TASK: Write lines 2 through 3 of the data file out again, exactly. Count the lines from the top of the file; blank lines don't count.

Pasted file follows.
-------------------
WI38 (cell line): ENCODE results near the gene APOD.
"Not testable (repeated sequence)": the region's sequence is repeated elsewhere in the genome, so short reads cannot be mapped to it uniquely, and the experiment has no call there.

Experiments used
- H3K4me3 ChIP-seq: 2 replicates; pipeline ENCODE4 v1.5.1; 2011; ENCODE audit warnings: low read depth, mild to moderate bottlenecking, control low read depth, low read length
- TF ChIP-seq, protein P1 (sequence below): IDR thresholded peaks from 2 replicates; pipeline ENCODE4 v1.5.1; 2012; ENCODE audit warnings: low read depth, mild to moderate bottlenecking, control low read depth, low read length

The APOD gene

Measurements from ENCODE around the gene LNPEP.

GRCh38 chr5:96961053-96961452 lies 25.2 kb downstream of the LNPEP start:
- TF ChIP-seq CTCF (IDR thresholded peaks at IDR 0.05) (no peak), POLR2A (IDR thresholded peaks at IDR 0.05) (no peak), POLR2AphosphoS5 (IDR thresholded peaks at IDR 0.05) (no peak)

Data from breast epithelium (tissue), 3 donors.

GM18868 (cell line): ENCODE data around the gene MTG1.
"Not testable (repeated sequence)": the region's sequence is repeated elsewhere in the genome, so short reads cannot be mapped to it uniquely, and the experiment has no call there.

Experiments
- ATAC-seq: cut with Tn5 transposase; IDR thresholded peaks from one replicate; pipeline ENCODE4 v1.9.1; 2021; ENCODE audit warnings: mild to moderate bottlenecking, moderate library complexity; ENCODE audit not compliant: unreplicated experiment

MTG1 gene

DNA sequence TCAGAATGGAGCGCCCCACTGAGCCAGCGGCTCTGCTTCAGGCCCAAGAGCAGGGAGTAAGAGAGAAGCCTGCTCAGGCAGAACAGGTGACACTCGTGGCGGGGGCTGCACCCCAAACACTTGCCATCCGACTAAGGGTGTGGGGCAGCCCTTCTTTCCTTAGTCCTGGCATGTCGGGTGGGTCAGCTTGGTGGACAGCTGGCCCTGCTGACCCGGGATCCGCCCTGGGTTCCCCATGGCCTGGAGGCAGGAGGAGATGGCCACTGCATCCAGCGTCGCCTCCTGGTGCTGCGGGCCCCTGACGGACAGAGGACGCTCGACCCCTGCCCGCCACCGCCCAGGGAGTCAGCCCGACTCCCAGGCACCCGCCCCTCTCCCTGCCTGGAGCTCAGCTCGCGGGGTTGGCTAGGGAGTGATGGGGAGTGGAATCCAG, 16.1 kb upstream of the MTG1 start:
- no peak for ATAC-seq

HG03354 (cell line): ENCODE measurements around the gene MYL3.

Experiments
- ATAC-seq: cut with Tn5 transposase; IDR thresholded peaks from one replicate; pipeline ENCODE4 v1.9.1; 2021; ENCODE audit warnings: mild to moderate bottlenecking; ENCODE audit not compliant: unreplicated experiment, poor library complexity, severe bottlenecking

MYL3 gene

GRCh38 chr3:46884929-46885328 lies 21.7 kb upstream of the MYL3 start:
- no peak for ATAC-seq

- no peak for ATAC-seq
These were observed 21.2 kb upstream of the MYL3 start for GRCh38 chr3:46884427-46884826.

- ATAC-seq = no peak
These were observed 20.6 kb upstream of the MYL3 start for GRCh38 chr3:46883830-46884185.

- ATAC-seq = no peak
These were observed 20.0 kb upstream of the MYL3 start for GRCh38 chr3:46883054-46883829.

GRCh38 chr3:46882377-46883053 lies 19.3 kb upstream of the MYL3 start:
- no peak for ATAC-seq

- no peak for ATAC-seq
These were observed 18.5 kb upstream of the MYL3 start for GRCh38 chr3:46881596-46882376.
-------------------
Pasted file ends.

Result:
"Not testable (repeated sequence)": the region's sequence is repeated elsewhere in the genome, so short reads cannot be mapped to it uniquely, and the experiment has no call there.

Experiments used